Tag Archives: marketing
Once a week I write to Mariella Frostrup at Radio 4’s ‘Open Book.’ At first I begged her to grant me an interview on the show, but now I mostly compliment her on her hair. I thought about sending one that read ‘Can you see me? I can see you,’ or perhaps ‘Did you get that finger I posted?’ but people rarely take stalker-humour in the spirit that it’s intended.
Latest Google searches to find me: ‘Pot urinals,’ ‘Guerrilla night-clubs’ and ‘Sally Gunnell bikini.’
…Was universally agreed last night as the answer to the question ‘What’s the worst chat-up line you’ve ever received?’
The relevancy of which is that the lady in question had also tried to order The Melting Pot via Waterstones, but had subsequently been refunded after they were unable to source it…all despite my having gone to great lengths to get a wholesale agreement in place with a company called Gardners. I checked on the website and it seems that the agreement has been cancelled without my knowledge!
This kind of occurrence is the biggest obstacle to a self-publisher – the bulk buying view – where a company will say that’s it’s not in their interests to buy (or even take on sale or return) from a single seller due to it being inefficient time-wise. I’ve mentioned before that I sometimes approach a bookshop in or around Reading (where I live), agree a sale, but then have to post the books via a warehouse hundred’s of miles away rather than just take them in myself!
A guy from the Isle of Man ordered the book on Amazon a few days ago and was kind enough to write and say he liked what I was trying to do. I always massively appreciate strangers taking the time to do this, and it more than counters any frustrations I feel at the logistical constraints of fulfilling orders. This particular reader also relates back to the Waterstones rant and goes a long way to explaining a bizarre phone-call I received from a bookseller a few weeks ago – which went like this:
‘Hi, I’m on the Isle of Man.’
[PAUSE] ‘I’m happy for you.’
‘Oh…sorry…One of my customers would like a copy of your book. Can I buy one?’
‘Of course you can.’
‘Wait – how were you planning on ordering it?’
‘I thought you could send it to me.’
‘I can, but I don’t know who you are or where you live.’
‘I’m on the Isle of Man…’
It’s amazing how often the London underground catches fire! Following general gridlock / alarms several thousand people were kicked out of Paddington yesterday morning; thwarting the efforts of the sneaky soul who kindly fly-postered the Bakerloo line the night before.
To date my exploits have brought me into close proximity with such acolytes as The Henry Kelly of Going for gold fame, and Oscar-winning-Turkish-assassin Kevin Spacey.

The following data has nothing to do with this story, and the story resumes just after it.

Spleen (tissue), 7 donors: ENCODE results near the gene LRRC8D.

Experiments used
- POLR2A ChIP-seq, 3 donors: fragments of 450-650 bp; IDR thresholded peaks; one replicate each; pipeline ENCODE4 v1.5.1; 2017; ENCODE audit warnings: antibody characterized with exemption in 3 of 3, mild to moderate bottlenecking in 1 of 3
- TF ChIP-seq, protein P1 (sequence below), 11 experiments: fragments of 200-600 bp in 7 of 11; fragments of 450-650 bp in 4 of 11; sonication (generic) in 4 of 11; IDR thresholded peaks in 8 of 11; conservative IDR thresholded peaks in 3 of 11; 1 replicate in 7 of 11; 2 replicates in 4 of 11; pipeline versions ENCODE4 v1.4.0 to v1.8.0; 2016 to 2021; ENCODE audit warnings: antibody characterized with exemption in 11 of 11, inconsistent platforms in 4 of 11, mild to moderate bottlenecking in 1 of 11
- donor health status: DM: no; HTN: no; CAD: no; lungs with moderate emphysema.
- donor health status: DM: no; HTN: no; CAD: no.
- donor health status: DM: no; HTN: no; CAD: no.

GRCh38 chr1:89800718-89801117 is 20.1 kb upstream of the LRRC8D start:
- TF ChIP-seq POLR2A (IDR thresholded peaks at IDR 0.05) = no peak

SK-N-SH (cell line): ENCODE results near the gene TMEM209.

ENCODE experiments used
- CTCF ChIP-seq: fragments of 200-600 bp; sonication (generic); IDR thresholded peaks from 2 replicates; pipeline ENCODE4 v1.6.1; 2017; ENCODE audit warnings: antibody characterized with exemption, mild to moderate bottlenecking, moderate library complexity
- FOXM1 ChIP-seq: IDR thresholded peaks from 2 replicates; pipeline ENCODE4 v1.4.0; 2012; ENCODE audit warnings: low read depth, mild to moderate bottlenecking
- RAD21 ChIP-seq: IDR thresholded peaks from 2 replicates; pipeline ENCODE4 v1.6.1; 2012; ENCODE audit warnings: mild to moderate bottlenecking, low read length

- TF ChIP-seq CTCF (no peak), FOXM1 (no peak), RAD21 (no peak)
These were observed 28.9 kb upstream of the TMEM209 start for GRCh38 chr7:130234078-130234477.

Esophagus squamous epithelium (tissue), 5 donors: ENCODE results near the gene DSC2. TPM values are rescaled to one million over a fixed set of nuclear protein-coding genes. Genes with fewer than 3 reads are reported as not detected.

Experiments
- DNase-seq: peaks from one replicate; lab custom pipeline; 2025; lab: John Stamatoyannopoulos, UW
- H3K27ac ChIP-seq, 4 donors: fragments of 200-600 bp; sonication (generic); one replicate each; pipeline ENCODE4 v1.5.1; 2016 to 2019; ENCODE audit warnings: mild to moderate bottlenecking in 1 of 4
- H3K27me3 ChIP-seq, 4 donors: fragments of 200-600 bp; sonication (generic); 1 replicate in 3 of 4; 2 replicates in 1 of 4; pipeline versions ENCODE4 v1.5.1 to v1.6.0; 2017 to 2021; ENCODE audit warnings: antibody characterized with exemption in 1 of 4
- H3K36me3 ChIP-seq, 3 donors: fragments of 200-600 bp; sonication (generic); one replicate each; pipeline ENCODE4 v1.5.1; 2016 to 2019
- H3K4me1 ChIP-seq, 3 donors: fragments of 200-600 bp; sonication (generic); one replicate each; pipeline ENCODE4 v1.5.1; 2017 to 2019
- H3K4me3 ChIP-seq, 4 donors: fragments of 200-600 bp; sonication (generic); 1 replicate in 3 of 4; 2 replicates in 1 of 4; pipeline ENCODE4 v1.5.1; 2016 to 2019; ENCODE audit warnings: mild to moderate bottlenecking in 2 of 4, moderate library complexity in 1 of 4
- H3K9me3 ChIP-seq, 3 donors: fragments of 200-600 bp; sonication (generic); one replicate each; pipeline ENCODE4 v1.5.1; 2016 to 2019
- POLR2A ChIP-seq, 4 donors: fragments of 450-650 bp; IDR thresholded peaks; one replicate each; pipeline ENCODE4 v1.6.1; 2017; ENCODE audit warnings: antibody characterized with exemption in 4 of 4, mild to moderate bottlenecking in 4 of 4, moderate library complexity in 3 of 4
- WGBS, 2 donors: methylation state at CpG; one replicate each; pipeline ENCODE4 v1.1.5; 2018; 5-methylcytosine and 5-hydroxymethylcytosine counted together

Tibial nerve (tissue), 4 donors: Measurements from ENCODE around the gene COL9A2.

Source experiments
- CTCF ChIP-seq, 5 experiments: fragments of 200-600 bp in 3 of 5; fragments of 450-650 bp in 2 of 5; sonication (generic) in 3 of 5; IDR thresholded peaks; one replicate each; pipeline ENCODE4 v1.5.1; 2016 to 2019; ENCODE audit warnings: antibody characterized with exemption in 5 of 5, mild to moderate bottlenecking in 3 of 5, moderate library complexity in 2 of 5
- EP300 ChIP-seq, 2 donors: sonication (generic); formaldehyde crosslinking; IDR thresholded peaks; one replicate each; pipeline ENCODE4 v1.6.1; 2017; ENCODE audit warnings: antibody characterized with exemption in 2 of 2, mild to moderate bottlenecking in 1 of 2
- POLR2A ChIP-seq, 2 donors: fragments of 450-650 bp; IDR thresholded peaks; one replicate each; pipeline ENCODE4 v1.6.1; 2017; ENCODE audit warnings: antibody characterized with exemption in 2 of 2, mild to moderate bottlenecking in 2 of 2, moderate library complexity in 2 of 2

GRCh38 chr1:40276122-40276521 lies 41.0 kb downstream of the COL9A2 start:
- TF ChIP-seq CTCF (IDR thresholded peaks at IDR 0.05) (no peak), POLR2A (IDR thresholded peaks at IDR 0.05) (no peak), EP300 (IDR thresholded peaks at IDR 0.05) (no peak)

Staying on the famous people theme a lady in the office says that she knows Nurse #3 from BBC’s ‘Casualty,’ (or ‘Spot the impending tragedy,’ as it’s known in the Cororan house-hold). We’ve conceived an idea based on the exploits of Sid James from the ‘Carry On’ films. He famously used to supplement his meagre actors salary by surreptitiously placing bottles of whisky in shot and collecting advertising royalties. In similar fashion we hope to get the book into view on the set. The current thoughts are along the lines of ‘man and book impaled on spike,’ or ‘traffic warden-book-anus incident.’
…Following this through to its natural conclusion I think I’ll try and get The Melting Pot on the set of ER where it can be used to deflect a bullet fired by a lesbian heroin addict before being shredded by an exploding helicopter…
If this blog were a graph, then every six weeks or so a whiney, ranty, high-pitched spike would emerge – today would be one such moment…
Why is getting noticed so hard?
The impetus for this mood-swing came from approaching several libraries earlier in the week and asking if I could put up a poster. One of them made me fill in a two page form detailing what I hoped to get out of the experience, and said that someone would call to let me know if my request had been successful.
‘Surely you jest?’ I reasoned. ‘There’s a space on the wall. Here’s my poster. I could’ve put it up while you were explaining all that.’
‘SSSHHHH,’ her colleague interjected!
Annoyingly, every time I think about jacking it in (almost to the second), someone gets in touch and tells me that they enjoyed the book. I then feel suitable reinvigorated to throw myself once again on the merciless bureaucracy of the literary world.
If any of you reading this have any ideas – they would be gratefully received. A work-colleague suggested going up to Camden and setting up a market stall – not a bad idea at all. I’m also toying with the concept of Bus-tagging (i.e. running up behind moving billboards and eliciting sneers from old-age pensioners).
Finally – following legal advice I should point out that I’ve been burgled, that my posters have all been stolen, and that all future campaigns will (may) be perpetrated by an unknown third party…
I received a shock this week when I enquired as to how much it would cost to advertise in the London Underground. (Proper) marketing is phenomenally expensive. A TV program a few days ago said that the average Hollywood blockbuster spends around £36 million pounds on advertising. By contrast I’ve just spent about a ton on some high-resolution posters. This represents my entire marketing budget:
I wrote a list of all the best places to put posters in order to gain the maximum effect. Most of them appear to be illegal (which is a shame). Working on the assumption that it’s better to apologise after the fact than to ask permission I set about spreading my message of literary joy.
Initially I’ve started fairly tame and flyered a few phone-boxes…more daring schemes to follow in the next few days…
The throbbing night-life metropolis that is Reading high-street.